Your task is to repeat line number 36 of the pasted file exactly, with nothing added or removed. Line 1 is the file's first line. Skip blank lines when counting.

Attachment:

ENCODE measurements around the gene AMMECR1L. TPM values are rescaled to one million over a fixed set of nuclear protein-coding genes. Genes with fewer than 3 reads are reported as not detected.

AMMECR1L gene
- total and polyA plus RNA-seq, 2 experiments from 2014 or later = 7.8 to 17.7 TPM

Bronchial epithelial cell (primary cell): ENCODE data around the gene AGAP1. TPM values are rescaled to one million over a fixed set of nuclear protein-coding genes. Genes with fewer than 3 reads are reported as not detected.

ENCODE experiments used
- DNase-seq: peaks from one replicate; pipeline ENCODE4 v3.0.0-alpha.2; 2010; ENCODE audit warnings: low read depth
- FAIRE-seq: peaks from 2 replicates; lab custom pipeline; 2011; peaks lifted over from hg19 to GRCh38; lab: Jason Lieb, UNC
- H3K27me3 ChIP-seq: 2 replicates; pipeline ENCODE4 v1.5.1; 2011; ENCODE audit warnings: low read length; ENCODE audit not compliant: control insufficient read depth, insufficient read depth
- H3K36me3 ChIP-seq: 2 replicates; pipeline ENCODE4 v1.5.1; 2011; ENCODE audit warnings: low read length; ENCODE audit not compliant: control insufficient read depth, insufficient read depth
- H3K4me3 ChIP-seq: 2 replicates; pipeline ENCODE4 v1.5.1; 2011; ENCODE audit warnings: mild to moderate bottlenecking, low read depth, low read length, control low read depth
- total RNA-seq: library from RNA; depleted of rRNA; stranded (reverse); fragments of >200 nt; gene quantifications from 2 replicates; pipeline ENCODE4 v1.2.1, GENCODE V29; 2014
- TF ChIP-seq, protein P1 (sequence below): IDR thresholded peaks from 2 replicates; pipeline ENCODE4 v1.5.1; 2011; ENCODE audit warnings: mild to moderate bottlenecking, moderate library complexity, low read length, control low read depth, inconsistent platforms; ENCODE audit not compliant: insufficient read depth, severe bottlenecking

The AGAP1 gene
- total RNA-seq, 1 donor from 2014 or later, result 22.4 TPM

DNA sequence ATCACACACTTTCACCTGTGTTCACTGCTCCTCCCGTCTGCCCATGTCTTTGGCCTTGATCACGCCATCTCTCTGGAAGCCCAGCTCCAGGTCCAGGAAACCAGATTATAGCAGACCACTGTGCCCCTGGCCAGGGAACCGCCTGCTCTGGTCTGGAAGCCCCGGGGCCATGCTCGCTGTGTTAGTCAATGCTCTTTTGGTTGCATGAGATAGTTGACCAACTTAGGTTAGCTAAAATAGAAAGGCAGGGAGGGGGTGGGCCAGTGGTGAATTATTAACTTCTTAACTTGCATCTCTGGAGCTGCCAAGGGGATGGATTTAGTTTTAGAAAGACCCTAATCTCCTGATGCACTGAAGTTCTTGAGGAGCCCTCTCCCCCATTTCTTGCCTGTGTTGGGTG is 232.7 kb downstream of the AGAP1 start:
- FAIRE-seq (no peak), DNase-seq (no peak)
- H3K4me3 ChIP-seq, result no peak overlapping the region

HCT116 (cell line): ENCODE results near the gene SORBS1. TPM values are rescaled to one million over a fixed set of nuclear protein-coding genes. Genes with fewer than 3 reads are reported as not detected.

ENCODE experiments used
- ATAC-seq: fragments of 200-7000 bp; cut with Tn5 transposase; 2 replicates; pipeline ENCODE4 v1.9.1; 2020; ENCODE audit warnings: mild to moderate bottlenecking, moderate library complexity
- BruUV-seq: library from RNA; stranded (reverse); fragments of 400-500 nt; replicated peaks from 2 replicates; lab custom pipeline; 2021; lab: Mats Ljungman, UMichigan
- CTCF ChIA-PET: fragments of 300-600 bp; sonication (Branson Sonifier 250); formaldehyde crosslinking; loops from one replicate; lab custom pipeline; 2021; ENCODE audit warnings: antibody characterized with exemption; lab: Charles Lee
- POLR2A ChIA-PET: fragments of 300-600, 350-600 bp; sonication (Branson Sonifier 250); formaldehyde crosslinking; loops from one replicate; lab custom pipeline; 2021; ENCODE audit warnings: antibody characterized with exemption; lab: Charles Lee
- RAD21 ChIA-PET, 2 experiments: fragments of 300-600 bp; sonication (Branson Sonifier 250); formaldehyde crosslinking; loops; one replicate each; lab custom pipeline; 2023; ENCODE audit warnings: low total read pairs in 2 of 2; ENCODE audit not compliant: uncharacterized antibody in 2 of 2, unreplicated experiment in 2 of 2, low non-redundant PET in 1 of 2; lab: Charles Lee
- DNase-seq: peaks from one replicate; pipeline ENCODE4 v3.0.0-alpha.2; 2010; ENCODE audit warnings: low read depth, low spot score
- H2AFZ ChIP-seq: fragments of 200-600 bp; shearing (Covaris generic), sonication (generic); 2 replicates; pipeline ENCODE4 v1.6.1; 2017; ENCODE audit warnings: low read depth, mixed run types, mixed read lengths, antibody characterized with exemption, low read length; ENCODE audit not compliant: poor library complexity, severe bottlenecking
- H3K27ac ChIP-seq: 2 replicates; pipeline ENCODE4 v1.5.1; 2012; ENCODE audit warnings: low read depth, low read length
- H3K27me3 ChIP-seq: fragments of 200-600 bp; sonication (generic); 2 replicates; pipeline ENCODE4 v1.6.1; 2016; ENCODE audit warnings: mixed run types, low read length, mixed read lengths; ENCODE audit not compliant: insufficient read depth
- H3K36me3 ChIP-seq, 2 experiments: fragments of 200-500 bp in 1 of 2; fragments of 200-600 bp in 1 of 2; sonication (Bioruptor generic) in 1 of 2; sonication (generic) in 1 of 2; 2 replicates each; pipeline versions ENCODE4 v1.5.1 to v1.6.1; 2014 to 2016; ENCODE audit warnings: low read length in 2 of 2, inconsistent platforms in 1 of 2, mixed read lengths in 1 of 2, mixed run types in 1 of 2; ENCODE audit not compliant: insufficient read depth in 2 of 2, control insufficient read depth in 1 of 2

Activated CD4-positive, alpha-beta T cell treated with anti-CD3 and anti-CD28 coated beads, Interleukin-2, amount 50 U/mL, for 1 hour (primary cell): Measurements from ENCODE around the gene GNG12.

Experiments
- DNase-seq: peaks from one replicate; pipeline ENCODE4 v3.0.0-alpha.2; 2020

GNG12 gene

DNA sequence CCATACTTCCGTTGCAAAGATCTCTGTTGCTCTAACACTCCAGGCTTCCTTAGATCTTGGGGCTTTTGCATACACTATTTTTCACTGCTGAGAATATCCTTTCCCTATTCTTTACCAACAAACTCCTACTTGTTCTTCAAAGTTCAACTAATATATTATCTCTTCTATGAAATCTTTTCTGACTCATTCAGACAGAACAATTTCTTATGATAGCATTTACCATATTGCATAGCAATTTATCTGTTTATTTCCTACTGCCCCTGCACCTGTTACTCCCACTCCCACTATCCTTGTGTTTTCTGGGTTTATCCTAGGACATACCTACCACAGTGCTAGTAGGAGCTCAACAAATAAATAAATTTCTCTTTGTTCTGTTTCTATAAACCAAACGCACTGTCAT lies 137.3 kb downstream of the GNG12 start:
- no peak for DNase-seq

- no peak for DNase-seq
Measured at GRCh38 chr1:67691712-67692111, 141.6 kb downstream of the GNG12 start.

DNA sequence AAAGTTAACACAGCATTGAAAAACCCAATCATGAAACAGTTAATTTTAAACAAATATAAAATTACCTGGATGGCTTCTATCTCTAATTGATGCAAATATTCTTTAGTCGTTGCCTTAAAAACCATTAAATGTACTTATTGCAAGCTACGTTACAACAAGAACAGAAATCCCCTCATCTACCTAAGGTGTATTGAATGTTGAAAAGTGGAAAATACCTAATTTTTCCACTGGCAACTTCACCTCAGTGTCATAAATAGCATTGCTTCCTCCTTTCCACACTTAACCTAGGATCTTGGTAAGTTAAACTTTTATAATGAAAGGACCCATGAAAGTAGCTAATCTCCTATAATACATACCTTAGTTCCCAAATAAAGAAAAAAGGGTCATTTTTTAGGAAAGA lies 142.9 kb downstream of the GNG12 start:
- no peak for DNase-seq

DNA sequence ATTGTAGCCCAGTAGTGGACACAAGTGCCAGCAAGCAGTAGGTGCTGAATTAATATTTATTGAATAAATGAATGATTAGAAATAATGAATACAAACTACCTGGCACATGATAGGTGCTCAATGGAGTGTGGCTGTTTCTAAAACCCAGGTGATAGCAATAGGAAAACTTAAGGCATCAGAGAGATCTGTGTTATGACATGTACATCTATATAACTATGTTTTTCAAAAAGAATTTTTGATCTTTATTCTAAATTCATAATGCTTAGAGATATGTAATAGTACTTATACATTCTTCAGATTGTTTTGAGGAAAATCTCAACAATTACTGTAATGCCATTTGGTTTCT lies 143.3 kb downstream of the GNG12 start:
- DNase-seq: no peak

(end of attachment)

- no peak for DNase-seq